In 1845 Ursula Frayne had 21 days to prepare to sail for Western Australia with five other Sisters of Mercy and one Postulant. Together with Bishop Brady, his European missionaries, one Irish priest and seven Irish catechists, they sailed for Western Australia via the Cape of Good Hope. The journey on the ship ‘Elizabeth’ was no pleasure cruise and when they arrived in Perth, their arrival was unexpected and no arrangements for sleeping quarters had been made. To quote Mother Ursula Frayne: “We stood in the wilds of Australia on that mid-summer night, and we could truly say with our Divine Model, we have nowhere to rest our head”.

Undaunted, the Sisters found lodging at the house of a Methodist lady, Mrs Crisp, who, despite her astonishment at the unusual apparel of her guests, and her confusion when she discovered that they could not eat chops because it was Friday, made every effort to make the Sisters comfortable.

Mother Ursula Frayne opened the first Mercy school in Australia on 2 February 1846 with planks, bricks and packing cases as the furniture. Instead of the 4,000 children Bishop Brady had promised them in Dublin, only one child turned up. This did not discourage them however, they began house to house visits. After a lot of work they had 50 children in their school and by 23 August 1846 they had 100 children.

Later the Sisters established a boarding house for a few students from the country. This school was crowded and so the Sisters decided to build a convent. On 3 May 1847, the foundation stone of the new convent was laid and they were able to take it over on 2 May 1848. The building was two storeys high and built across the back of the church, forming the letter T. Both buildings are still standing today at Victoria Square, Perth.

In 1979, the City of Perth honoured her contribution as an educator by dedicating a plaque to her on the pavement in St George’s Terrace.

The legacy of Ursula Frayne is through the ministries of Mercy. It is to encourage women and men to be resourceful and merciful, followers of Christ in the world. Young, vital and committed to the development of a better Australia, Ursula Frayne is an ideal example for all young Australians today.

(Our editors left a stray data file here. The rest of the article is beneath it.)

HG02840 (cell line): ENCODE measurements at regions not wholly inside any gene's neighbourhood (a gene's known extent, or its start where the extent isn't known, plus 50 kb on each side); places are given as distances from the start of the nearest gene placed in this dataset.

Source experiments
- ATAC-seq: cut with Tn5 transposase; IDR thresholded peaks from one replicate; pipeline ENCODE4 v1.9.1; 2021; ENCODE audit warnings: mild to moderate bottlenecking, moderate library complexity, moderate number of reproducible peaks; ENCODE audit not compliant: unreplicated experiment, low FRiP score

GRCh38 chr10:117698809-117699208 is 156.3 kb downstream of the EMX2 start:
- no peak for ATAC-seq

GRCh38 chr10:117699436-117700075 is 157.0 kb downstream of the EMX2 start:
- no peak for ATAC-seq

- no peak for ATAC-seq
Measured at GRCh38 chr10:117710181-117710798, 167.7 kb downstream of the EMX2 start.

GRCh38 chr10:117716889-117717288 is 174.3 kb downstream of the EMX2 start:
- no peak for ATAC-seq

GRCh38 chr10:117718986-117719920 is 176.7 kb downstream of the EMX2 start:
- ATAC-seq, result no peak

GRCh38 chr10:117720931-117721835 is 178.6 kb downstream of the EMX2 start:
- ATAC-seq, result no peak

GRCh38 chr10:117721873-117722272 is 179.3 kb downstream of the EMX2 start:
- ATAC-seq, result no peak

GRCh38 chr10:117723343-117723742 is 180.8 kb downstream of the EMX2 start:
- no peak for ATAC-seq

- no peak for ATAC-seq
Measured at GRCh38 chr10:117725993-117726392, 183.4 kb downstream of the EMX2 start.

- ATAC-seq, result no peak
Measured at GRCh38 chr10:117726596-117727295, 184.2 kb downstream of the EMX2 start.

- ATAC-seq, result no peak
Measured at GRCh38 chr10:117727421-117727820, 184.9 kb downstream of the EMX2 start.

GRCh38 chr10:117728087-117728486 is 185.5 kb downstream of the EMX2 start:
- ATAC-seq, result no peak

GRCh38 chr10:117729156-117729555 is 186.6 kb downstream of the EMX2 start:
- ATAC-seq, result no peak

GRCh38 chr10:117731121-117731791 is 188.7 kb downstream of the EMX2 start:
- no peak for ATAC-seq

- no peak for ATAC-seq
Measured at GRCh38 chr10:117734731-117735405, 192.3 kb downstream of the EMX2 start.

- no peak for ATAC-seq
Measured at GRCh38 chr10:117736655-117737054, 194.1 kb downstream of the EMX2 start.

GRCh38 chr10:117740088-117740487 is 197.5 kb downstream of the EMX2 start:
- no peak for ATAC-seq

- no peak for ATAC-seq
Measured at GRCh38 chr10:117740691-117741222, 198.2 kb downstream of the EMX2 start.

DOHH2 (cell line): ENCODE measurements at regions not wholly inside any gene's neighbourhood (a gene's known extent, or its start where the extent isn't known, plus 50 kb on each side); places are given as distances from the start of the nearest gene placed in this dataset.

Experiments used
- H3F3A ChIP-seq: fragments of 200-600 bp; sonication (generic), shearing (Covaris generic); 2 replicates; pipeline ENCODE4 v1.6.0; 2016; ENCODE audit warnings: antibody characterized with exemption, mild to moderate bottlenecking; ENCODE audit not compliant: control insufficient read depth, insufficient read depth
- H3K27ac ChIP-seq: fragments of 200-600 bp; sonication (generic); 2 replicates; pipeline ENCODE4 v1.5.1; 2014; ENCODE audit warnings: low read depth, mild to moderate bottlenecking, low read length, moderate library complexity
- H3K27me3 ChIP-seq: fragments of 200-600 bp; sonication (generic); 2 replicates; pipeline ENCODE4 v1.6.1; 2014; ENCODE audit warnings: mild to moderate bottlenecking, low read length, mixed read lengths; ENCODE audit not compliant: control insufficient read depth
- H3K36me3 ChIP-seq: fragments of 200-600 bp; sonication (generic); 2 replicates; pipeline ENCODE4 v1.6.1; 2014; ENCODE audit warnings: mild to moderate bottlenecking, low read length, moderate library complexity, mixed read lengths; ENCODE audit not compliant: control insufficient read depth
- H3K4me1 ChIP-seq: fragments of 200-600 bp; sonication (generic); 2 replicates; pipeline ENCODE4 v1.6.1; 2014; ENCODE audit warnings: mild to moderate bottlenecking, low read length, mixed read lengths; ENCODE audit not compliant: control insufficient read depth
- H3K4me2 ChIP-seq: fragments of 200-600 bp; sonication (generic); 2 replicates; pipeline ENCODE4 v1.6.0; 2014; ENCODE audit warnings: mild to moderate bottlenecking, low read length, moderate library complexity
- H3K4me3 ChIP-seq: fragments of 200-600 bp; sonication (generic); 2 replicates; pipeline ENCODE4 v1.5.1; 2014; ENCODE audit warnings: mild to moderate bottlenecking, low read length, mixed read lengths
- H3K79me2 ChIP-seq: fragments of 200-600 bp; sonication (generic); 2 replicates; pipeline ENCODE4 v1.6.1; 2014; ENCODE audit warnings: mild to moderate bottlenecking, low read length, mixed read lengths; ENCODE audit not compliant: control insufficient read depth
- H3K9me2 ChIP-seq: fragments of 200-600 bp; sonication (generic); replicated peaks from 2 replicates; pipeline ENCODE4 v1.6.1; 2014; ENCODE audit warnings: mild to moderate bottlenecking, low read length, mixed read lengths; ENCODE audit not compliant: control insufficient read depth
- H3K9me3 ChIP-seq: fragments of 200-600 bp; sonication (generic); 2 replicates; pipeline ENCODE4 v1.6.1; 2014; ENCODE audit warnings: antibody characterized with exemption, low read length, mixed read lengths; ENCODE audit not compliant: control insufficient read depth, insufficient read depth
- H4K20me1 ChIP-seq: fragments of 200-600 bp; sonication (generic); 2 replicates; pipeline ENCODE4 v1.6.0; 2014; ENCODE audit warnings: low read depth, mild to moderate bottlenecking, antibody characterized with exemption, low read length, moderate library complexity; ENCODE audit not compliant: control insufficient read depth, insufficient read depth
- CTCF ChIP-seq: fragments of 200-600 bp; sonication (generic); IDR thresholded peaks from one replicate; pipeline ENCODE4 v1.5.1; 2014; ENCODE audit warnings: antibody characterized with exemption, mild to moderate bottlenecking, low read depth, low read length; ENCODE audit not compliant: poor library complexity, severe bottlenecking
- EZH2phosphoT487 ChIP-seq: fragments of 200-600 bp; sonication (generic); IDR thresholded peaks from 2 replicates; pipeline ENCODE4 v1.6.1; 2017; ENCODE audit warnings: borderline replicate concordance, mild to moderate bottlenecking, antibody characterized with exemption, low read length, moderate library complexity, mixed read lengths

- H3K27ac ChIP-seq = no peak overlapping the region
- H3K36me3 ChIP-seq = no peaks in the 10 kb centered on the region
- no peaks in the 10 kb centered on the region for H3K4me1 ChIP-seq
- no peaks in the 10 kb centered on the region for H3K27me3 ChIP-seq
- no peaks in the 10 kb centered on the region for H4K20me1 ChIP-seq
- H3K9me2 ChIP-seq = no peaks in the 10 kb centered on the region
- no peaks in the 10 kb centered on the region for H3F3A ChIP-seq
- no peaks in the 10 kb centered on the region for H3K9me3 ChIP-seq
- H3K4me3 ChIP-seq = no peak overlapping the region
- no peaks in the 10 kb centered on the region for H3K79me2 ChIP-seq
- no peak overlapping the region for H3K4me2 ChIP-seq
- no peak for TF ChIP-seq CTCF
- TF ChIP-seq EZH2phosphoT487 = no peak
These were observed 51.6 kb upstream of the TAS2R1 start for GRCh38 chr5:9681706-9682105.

Source: ‘Ursula Frayne, A Biography by Catherine Kovesi Killerby’

The Chevron is part of the coat of arms of the Frayne family.

The Book with the alpha and omega (first and last letters of the Greek alphabet) symbolises knowledge, learning and the Bible.

Ursula Frayne came to the Swan River colony, hence the Black Swan which represents the College’s Western Australian heritage.

The Celtic Cross focuses on Christ as the centre of the College and symbolise Ursula Frayne’s Irish origins.

Lord of all Creation,
Inspired by the example of Ursula Frayne,
May we lead courageously,
Serve unceasingly,
Pray fervently,
Act justly,
Follow God’s call,
And give generously of ourselves,
In the service of the Kingdom of God.
Let our lives be centred in Christ.
May we never waver,
But rise above the hurts,
Petty grievances,
And sufferings in our lives,
To be daily renewed in the peace and Love of Christ.
Let us build a loving community,
Where all may be nurtured,
And grow in wisdom and love.
Let us strive for excellence in all we do,
For the glory of God.
This we ask through Christ our Lord.

by Anne Armstrong

For Christ we’ll joyfully follow
The example of Ursula Frayne
Who mirrored her God and His teachings
For Western Australia’s gain.
Centred in Christ we’ll build His kingdom
Faithfully follow His call
Bear the Frayne crest proudly
And witness God’s love for all.
And witness God’s love for all.
May we be steadfast in our mission
And be daily renewed in the Lord
May His peace and His love sustain us
And His name be ever adored.
Centred in Christ we’ll build
His kingdom Faithfully follow
His call Bear the Frayne crest proudly
And witness God’s love for all.
And witness God’s love for all.
Magnificat anima
Mea dominum
Et exultavit spiritus
Meus in deo
Salutari meo.

Lyrics: Anne Armstrong / Music: Adrienne Reutens